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The God Delusion Paperback – January 16, 2008
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From Publishers Weekly
The antireligion wars started by Daniel Dennett and Sam Harris will heat up even more with this salvo from celebrated Oxford biologist Dawkins. For a scientist who criticizes religion for its intolerance, Dawkins has written a surprisingly intolerant book, full of scorn for religion and those who believe. But Dawkins, who gave us the selfish gene, anticipates this criticism. He says it's the scientist and humanist in him that makes him hostile to religions—fundamentalist Christianity and Islam come in for the most opprobrium—that close people's minds to scientific truth, oppress women and abuse children psychologically with the notion of eternal damnation. While Dawkins can be witty, even confirmed atheists who agree with his advocacy of science and vigorous rationalism may have trouble stomaching some of the rhetoric: the biblical Yahweh is "psychotic," Aquinas's proofs of God's existence are "fatuous" and religion generally is "nonsense." The most effective chapters are those in which Dawkins calms down, for instance, drawing on evolution to disprove the ideas behind intelligent design. In other chapters, he attempts to construct a scientific scaffolding for atheism, such as using evolution again to rebut the notion that without God there can be no morality. He insists that religion is a divisive and oppressive force, but he is less convincing in arguing that the world would be better and more peaceful without it. (Oct. 18)
Copyright © Reed Business Information, a division of Reed Elsevier Inc. All rights reserved. --This text refers to an out of print or unavailable edition of this title.
From Scientific American
Richard Dawkins, in The God Delusion, tells of his exasperation with colleagues who try to play both sides of the street: looking to science for justification of their religious convictions while evading the most difficult implicationsthe existence of a prime mover sophisticated enough to create and run the universe, "to say nothing of mind reading millions of humans simultaneously." Such an entity, he argues, would have to be extremely complex, raising the question of how it came into existence, how it communicates through spiritons!and where it resides. Dawkins is frequently dismissed as a bully, but he is only putting theological doctrines to the same kind of scrutiny that any scientific theory must withstand. No one who has witnessed the merciless dissection of a new paper in physics would describe the atmosphere as overly polite.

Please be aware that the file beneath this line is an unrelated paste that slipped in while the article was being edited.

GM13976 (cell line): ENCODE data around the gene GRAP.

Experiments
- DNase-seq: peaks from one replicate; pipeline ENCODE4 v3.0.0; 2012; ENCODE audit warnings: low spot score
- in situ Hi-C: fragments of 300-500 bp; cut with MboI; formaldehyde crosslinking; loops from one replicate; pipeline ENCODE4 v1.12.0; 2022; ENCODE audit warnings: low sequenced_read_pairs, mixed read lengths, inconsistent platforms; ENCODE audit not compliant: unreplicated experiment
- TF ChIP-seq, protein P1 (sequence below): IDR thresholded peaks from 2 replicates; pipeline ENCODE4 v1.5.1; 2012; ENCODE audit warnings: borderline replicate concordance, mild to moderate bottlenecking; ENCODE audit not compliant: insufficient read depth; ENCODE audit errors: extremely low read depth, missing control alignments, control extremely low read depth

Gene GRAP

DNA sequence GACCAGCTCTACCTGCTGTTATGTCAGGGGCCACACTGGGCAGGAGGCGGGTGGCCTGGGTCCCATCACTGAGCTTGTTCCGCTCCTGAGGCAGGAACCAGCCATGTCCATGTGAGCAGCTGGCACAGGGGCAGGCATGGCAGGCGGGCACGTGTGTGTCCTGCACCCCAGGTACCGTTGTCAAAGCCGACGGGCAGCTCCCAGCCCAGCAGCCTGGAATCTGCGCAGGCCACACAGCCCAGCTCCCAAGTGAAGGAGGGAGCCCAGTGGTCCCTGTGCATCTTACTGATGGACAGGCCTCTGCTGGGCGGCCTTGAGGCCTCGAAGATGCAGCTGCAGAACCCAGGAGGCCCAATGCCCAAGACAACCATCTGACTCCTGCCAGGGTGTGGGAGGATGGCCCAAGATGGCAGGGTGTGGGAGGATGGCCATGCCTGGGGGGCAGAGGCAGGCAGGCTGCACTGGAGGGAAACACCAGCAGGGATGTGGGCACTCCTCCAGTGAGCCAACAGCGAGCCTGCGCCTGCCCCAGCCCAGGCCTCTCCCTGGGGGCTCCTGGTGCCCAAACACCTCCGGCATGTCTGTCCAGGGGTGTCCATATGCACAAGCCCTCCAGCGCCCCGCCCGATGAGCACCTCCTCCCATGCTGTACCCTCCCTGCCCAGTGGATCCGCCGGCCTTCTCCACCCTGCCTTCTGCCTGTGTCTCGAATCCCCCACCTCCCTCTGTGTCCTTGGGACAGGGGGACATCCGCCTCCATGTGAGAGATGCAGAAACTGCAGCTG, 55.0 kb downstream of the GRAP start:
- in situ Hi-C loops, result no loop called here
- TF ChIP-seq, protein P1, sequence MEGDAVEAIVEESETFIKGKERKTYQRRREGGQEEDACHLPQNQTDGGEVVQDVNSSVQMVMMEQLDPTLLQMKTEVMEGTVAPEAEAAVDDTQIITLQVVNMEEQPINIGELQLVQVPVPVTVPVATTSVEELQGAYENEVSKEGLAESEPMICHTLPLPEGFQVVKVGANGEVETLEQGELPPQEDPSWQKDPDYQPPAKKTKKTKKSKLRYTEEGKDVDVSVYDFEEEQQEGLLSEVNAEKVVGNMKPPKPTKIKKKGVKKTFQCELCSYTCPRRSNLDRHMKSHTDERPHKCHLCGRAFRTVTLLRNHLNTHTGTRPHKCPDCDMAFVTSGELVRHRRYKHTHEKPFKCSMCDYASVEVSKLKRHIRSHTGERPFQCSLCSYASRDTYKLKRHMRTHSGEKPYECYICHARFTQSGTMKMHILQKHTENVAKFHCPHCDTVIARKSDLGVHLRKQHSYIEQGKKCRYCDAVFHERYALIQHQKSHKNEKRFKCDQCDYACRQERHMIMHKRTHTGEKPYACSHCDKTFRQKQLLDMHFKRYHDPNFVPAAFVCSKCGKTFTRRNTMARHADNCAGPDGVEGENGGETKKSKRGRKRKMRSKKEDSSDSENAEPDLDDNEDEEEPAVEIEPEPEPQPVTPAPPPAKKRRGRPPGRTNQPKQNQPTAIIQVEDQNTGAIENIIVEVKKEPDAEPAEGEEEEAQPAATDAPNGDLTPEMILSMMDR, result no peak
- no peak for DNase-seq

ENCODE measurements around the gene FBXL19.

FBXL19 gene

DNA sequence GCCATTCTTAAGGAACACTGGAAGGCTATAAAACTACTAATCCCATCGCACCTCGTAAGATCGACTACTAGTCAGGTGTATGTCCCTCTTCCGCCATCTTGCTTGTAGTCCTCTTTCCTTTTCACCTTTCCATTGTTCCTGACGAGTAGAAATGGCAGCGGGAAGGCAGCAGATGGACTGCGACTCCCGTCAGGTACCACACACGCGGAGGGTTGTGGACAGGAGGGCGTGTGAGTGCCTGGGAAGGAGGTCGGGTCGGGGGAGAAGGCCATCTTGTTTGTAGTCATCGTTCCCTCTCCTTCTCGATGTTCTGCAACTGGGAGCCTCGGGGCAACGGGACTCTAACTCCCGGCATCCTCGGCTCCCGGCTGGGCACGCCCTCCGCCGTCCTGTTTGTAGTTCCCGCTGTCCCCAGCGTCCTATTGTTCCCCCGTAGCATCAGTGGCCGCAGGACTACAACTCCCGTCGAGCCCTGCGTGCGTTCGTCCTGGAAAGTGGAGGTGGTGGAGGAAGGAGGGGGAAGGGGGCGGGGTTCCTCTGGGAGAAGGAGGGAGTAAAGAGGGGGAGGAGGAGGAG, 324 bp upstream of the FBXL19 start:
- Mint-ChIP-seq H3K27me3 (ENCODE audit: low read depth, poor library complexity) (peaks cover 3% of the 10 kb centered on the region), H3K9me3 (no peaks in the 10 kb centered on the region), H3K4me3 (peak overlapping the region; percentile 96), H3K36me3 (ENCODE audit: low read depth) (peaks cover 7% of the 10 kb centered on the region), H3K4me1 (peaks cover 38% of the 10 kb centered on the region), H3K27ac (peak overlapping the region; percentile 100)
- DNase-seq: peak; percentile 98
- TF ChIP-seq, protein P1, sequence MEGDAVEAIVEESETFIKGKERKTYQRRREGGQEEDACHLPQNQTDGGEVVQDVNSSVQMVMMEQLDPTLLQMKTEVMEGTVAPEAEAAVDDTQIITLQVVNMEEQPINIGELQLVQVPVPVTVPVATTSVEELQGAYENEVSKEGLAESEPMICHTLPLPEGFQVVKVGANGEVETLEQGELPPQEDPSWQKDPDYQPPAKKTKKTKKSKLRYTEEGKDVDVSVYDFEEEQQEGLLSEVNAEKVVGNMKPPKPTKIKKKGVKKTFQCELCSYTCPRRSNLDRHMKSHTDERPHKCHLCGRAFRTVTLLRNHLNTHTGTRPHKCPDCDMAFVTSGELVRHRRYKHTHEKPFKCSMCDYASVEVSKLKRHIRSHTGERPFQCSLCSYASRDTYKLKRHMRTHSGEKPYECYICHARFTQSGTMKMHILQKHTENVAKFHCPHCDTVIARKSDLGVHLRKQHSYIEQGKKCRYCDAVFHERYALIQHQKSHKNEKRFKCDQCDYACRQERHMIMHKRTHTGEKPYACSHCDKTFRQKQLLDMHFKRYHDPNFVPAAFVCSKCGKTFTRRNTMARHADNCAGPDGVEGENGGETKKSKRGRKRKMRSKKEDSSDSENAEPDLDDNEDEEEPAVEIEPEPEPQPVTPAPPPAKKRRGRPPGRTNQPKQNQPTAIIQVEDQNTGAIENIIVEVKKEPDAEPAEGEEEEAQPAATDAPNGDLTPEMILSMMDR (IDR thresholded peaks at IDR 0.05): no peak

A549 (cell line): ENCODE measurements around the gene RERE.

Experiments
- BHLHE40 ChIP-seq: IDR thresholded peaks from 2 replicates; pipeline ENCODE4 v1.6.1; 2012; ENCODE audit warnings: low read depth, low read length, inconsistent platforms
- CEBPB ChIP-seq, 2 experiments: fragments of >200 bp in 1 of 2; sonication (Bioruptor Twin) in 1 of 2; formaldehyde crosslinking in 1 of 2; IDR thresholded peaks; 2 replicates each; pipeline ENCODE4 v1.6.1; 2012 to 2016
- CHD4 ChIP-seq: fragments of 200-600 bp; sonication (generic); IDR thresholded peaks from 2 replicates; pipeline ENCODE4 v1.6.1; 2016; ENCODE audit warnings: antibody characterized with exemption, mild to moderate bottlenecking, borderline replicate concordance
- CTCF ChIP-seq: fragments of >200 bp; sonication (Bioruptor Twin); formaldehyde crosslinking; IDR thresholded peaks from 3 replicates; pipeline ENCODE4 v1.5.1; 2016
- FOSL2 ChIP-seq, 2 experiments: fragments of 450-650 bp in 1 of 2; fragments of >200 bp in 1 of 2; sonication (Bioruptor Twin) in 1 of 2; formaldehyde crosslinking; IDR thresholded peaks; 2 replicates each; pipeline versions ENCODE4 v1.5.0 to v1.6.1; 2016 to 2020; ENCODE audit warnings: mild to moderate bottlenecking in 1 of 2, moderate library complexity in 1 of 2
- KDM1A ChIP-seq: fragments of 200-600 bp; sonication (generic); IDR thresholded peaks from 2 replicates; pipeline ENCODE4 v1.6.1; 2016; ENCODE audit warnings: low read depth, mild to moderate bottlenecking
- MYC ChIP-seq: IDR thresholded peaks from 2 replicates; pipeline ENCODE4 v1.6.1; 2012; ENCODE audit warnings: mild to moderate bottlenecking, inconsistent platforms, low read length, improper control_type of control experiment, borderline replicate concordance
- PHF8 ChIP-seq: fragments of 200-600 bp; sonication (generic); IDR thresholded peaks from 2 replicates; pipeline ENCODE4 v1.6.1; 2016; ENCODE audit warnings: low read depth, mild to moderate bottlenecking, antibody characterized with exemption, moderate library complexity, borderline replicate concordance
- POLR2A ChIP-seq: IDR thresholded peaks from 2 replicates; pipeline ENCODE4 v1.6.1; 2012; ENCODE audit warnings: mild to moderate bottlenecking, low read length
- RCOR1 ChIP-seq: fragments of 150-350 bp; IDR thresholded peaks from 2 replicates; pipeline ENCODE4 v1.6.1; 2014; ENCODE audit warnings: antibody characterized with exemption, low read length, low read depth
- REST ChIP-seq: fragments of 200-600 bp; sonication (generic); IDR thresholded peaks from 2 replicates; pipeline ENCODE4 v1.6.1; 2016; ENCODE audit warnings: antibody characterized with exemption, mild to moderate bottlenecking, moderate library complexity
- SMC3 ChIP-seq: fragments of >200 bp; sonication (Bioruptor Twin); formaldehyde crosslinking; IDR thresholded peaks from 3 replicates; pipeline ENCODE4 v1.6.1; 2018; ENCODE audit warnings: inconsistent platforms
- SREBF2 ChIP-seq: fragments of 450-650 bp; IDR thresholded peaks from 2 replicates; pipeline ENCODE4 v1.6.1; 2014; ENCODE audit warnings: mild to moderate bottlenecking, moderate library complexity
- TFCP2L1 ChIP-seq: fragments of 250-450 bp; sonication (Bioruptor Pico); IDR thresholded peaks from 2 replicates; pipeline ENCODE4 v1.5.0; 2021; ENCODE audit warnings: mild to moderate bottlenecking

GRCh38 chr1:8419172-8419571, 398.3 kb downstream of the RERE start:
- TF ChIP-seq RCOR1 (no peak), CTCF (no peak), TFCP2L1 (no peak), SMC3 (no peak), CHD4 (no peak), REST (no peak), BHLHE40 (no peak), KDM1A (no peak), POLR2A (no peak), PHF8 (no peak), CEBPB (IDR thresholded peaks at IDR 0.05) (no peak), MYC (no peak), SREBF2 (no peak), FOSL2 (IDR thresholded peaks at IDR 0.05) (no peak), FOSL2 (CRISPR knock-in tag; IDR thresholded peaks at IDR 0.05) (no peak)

George Johnson is author of Fire in the Mind: Science, Faith, and the Search for Order and six other books. He resides on the Web at talaya.net --This text refers to an out of print or unavailable edition of this title.
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At times, it is a bit rambling. But the arguments are strong and I'd challenge anyone to refute them.
This book may be his seminal attempt to put organized (and disorganized) supernatural belief systems to rest once and for all, but he lets his love for and fascination with "memes" get him and his reader totally bogged down with his vocabulary and professorial argumentative style and substance.
I want more meat and less garnish, more informative arguments which I have not explored nor thought of and less of his obvious attempts to foresee and forestall the oppositions' "Ah,hah!" moments.
Please, just stick to serving a wonderful, albeit simple meal which I can savor and digest so that it all comes out in the end as the pure feces it is.
Thank you, Richard, for what you do best. Please try to do more of it. My filtering process is taking longer than my reading process in this book.